Punjab has 75 lakh acres of land under paddy cultivation. Every October after the harvest, these fields are left with crop residue, also known as stubble or straw, which farmers usually burn to prepare their fields for the wheat crop. The smoke ends up choking Delhi and other parts of north India. But now some firms are not only turning crop waste into money but also saving lungs in the process.
Farm2Energy Pvt Ltd, a three-year old business based in Ludhiana’s Bija village, is run by two farmer brothers, Sukhbir and Kamljeet Singh. Its balers and tractors scoop up the stubble, roll it into bales and sell it to neighbouring sugar, cement and oil factories and power plants, which burn these in a controlled environment to fire boilers. Nitin Jain, the chief financial officer of Farm2Energy, says, “Since we started in 2016, we have cleared straw from 20,000 acres of farmland in Punjab. “We also make bio-coal from crop stubble and plan to monetise it from the next financial year.” The stubble business is already showing an operating profit, says the CFO.
At the Bio-lutions factory in Ramnagara, Bengaluru, eight machines convert three tonnes of paddy straw from Punjab into pulp every day. The pulp is then used to manufacture sustainable tableware and packaging material. The three tonnes of straw processed in that factory is just a fraction of the rice straw generated in Punjab but it’s a beginning, says Kurian Mathew, CEO, Bio-lutions India. “With multiple plants we will hopefully reduce crop residue burning as well as the use of single-use plastic,” says Mathew. The company produces plates, bowls, trays to pack vegetables in supermarkets and kidney trays used in hospitals.
In Delhi, some engineers and scientists have floated a company to tackle the issue. Operating from IIT campus, Kriya Labs is running a pilot unit which breaks down agricultural residue to pulp, which can be used to make tableware. Ankur Kumar, CEO, Kriya Labs says, “We purchased 500 kg of paddy straw at Rs 5/kg, and our facility can produce 50 kg of pulp a day. Later this year, we’ll be starting our first commercial facility in Ludhiana which will produce five tonnes of pulp a day using 7.5-8 tonnes of straw.”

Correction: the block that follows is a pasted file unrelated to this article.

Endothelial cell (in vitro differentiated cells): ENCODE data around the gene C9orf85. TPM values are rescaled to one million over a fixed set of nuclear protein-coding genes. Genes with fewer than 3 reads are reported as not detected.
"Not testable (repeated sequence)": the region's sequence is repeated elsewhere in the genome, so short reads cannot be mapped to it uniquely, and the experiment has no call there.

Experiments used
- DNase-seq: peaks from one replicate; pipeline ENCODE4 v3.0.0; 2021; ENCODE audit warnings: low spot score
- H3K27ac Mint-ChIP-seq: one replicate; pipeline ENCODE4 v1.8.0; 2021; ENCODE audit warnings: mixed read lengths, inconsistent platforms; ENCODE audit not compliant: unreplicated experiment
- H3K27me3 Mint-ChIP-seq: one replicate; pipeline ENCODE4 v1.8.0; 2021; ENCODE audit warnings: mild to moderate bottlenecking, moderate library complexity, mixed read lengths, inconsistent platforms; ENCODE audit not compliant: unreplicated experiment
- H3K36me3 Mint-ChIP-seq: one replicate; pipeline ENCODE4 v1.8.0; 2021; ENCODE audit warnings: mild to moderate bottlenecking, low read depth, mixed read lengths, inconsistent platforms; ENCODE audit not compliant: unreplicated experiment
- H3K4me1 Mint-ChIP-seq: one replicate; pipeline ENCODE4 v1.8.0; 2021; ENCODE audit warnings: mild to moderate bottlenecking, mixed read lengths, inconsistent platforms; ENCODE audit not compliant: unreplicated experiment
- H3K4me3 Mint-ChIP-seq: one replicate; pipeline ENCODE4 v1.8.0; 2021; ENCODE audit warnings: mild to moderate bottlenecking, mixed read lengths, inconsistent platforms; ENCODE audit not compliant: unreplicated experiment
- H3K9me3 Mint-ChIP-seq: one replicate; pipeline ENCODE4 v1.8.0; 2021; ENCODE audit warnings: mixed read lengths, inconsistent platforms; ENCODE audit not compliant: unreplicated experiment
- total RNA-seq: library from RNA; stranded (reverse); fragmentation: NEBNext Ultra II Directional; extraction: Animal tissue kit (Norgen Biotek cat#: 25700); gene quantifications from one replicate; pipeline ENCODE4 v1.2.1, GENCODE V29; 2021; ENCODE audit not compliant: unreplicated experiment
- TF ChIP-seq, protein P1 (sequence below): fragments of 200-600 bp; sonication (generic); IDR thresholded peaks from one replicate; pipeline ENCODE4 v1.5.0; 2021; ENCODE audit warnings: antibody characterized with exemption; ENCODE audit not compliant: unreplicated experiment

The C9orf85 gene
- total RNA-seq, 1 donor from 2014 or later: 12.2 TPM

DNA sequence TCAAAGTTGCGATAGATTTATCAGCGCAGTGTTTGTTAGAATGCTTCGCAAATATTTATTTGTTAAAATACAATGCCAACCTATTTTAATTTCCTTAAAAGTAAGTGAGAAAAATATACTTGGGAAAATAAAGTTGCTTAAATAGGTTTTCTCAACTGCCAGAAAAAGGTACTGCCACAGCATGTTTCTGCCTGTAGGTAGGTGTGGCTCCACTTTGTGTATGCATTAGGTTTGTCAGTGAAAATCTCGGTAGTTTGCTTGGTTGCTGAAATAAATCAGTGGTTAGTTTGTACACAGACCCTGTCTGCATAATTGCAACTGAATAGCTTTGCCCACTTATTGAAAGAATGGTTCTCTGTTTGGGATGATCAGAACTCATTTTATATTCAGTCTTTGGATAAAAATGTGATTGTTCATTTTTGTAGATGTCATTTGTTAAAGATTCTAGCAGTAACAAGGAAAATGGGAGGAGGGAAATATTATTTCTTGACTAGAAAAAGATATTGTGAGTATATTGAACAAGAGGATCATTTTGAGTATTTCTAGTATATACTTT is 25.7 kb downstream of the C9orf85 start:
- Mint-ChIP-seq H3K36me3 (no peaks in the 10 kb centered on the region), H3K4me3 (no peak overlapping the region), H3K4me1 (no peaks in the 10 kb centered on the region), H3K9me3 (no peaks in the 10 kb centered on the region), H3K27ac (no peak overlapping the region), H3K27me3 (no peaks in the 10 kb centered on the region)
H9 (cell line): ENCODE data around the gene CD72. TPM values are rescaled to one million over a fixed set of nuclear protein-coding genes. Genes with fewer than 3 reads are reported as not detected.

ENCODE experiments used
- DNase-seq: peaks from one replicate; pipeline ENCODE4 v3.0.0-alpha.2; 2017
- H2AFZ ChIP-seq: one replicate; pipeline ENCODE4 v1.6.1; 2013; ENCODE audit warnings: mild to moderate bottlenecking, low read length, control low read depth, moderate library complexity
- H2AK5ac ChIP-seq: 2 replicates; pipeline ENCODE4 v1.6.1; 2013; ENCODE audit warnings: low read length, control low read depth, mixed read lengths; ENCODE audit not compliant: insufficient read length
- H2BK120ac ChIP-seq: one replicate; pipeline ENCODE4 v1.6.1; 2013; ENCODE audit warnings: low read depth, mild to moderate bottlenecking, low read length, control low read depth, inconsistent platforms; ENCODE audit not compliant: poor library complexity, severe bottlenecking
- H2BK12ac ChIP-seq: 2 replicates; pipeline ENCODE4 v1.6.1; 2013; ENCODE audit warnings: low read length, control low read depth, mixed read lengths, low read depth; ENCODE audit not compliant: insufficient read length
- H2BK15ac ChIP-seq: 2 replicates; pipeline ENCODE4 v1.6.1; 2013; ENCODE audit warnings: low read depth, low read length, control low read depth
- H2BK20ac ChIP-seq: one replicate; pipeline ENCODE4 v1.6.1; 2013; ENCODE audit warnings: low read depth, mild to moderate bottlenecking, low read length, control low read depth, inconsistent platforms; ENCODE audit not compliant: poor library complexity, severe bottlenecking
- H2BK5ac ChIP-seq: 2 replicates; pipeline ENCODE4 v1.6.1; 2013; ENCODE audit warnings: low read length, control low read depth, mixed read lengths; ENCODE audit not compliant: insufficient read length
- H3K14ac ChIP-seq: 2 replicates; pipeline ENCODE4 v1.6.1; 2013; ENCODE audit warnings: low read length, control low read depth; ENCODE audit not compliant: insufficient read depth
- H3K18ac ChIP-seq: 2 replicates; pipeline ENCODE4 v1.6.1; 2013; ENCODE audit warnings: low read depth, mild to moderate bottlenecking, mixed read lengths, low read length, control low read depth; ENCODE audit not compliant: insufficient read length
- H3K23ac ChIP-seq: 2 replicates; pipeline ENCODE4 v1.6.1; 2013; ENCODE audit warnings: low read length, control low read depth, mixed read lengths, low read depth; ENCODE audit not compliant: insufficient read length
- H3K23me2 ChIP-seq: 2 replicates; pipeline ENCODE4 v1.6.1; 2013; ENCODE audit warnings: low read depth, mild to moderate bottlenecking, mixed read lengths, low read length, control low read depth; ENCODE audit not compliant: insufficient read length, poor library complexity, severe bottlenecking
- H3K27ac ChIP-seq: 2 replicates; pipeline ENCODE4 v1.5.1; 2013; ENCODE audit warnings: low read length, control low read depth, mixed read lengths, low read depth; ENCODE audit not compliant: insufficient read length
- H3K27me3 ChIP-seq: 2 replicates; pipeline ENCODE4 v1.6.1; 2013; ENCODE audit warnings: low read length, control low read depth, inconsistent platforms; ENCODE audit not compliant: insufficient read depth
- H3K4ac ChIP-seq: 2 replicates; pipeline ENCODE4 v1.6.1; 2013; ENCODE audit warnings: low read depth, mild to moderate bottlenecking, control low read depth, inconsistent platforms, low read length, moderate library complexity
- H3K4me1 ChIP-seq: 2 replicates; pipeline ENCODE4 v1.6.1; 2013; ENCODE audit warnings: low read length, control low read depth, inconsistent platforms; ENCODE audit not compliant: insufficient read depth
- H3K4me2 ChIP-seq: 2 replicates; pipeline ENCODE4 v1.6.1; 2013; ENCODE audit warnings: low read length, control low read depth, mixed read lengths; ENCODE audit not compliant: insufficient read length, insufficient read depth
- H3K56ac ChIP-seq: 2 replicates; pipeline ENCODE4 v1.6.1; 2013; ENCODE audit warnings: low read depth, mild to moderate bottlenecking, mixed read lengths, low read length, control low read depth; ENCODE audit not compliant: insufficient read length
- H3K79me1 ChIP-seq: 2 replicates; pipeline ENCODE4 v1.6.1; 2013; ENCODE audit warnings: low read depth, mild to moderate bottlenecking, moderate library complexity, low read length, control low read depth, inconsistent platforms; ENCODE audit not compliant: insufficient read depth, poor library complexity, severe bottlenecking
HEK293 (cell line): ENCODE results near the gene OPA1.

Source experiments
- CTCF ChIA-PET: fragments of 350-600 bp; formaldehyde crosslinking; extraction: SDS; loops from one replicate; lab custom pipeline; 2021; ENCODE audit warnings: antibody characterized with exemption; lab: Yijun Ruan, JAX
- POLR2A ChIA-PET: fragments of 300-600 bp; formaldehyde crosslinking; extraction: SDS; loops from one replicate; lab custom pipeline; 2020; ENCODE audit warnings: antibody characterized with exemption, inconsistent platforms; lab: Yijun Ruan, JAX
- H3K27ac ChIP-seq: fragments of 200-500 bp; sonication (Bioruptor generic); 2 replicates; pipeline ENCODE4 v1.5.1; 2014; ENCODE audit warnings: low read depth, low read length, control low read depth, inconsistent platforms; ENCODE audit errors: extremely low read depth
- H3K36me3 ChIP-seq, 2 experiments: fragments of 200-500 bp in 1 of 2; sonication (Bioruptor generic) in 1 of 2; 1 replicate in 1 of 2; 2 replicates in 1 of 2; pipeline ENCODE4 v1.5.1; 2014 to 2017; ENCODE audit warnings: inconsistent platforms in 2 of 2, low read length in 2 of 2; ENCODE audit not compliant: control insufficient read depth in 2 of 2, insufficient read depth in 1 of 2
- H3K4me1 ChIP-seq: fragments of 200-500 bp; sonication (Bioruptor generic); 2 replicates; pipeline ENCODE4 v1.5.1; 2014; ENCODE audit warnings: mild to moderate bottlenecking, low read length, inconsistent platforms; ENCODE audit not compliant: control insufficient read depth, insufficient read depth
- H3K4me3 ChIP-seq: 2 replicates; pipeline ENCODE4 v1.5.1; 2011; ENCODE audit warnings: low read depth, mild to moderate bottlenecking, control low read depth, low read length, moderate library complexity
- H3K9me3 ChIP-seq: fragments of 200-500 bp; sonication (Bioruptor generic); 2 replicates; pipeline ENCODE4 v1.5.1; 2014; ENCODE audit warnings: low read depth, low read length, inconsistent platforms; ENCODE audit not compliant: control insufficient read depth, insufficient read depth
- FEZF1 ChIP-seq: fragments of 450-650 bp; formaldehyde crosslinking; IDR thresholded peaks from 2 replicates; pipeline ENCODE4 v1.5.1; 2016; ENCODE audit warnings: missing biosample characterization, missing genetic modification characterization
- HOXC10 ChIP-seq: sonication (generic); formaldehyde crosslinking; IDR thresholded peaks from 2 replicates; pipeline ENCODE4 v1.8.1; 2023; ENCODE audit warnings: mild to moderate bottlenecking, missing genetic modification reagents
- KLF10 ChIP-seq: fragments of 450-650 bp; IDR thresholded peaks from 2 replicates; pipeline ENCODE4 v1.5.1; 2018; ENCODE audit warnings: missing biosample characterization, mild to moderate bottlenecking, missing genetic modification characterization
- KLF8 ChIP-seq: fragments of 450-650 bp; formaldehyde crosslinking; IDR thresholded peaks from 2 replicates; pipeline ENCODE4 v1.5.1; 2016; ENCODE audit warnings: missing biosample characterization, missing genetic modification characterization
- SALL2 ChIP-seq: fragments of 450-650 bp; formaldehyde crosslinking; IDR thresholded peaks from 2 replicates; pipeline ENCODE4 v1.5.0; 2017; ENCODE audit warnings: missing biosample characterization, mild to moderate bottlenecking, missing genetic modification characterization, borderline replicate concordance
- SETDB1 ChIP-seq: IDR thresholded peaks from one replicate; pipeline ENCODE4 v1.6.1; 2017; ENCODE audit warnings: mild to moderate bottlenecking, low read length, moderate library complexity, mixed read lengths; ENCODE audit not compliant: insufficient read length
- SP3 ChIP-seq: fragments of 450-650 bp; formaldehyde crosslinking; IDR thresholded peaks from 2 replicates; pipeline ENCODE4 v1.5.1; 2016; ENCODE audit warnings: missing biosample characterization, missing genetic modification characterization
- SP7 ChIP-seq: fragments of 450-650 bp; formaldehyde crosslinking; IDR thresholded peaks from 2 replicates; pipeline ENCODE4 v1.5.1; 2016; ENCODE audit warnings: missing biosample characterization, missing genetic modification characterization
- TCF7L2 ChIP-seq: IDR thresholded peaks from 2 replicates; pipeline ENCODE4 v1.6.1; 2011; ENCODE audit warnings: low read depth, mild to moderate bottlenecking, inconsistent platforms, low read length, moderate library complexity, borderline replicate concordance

Interestingly, Kumar and his colleagues developed this project by chance. In 2015, as part of the college curriculum, they were working on a machine to recycle paper. At the time, air pollution was making headlines in Delhi, so they decided to tweak their project and develop a machine to convert agricultural straw into pulp. While the pilot unit is being funded by the government, they are in talks with investors. “Pollution is a pressing issue and investors are willing to put money,” Kumar adds.
If these companies do succeed commercially, it will mean relief for residents of North India who have to deal with acute respiratory disorders due to air pollution. A recent study by the US-based International Food Policy Research Institute and partner institutes has estimated that the health and economic costs of crop burning in northern India amount to over $30 billion annually.